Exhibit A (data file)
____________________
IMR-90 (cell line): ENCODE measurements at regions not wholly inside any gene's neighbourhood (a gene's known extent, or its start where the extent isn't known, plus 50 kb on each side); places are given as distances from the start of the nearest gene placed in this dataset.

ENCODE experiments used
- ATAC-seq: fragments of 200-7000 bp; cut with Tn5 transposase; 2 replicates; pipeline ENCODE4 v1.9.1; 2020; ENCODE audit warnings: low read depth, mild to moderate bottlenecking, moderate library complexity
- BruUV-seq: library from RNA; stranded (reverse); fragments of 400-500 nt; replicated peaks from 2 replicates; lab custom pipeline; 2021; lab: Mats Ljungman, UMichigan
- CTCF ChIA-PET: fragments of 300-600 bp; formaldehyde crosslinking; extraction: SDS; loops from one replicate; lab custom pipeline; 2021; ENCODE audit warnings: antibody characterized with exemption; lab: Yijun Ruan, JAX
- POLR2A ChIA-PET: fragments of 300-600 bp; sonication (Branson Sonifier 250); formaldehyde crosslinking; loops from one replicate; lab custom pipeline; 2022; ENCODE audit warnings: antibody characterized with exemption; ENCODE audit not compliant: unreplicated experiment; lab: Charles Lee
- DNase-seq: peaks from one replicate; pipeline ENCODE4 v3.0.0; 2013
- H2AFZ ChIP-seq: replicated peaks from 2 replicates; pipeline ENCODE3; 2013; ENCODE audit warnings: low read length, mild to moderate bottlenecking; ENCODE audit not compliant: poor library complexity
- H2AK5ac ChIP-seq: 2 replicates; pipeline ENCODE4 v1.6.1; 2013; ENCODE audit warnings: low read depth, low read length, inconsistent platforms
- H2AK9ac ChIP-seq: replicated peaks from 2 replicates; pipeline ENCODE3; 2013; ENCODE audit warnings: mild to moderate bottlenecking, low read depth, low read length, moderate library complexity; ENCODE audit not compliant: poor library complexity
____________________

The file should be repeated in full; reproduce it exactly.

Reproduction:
IMR-90 (cell line): ENCODE measurements at regions not wholly inside any gene's neighbourhood (a gene's known extent, or its start where the extent isn't known, plus 50 kb on each side); places are given as distances from the start of the nearest gene placed in this dataset.

ENCODE experiments used
- ATAC-seq: fragments of 200-7000 bp; cut with Tn5 transposase; 2 replicates; pipeline ENCODE4 v1.9.1; 2020; ENCODE audit warnings: low read depth, mild to moderate bottlenecking, moderate library complexity
- BruUV-seq: library from RNA; stranded (reverse); fragments of 400-500 nt; replicated peaks from 2 replicates; lab custom pipeline; 2021; lab: Mats Ljungman, UMichigan
- CTCF ChIA-PET: fragments of 300-600 bp; formaldehyde crosslinking; extraction: SDS; loops from one replicate; lab custom pipeline; 2021; ENCODE audit warnings: antibody characterized with exemption; lab: Yijun Ruan, JAX
- POLR2A ChIA-PET: fragments of 300-600 bp; sonication (Branson Sonifier 250); formaldehyde crosslinking; loops from one replicate; lab custom pipeline; 2022; ENCODE audit warnings: antibody characterized with exemption; ENCODE audit not compliant: unreplicated experiment; lab: Charles Lee
- DNase-seq: peaks from one replicate; pipeline ENCODE4 v3.0.0; 2013
- H2AFZ ChIP-seq: replicated peaks from 2 replicates; pipeline ENCODE3; 2013; ENCODE audit warnings: low read length, mild to moderate bottlenecking; ENCODE audit not compliant: poor library complexity
- H2AK5ac ChIP-seq: 2 replicates; pipeline ENCODE4 v1.6.1; 2013; ENCODE audit warnings: low read depth, low read length, inconsistent platforms
- H2AK9ac ChIP-seq: replicated peaks from 2 replicates; pipeline ENCODE3; 2013; ENCODE audit warnings: mild to moderate bottlenecking, low read depth, low read length, moderate library complexity; ENCODE audit not compliant: poor library complexity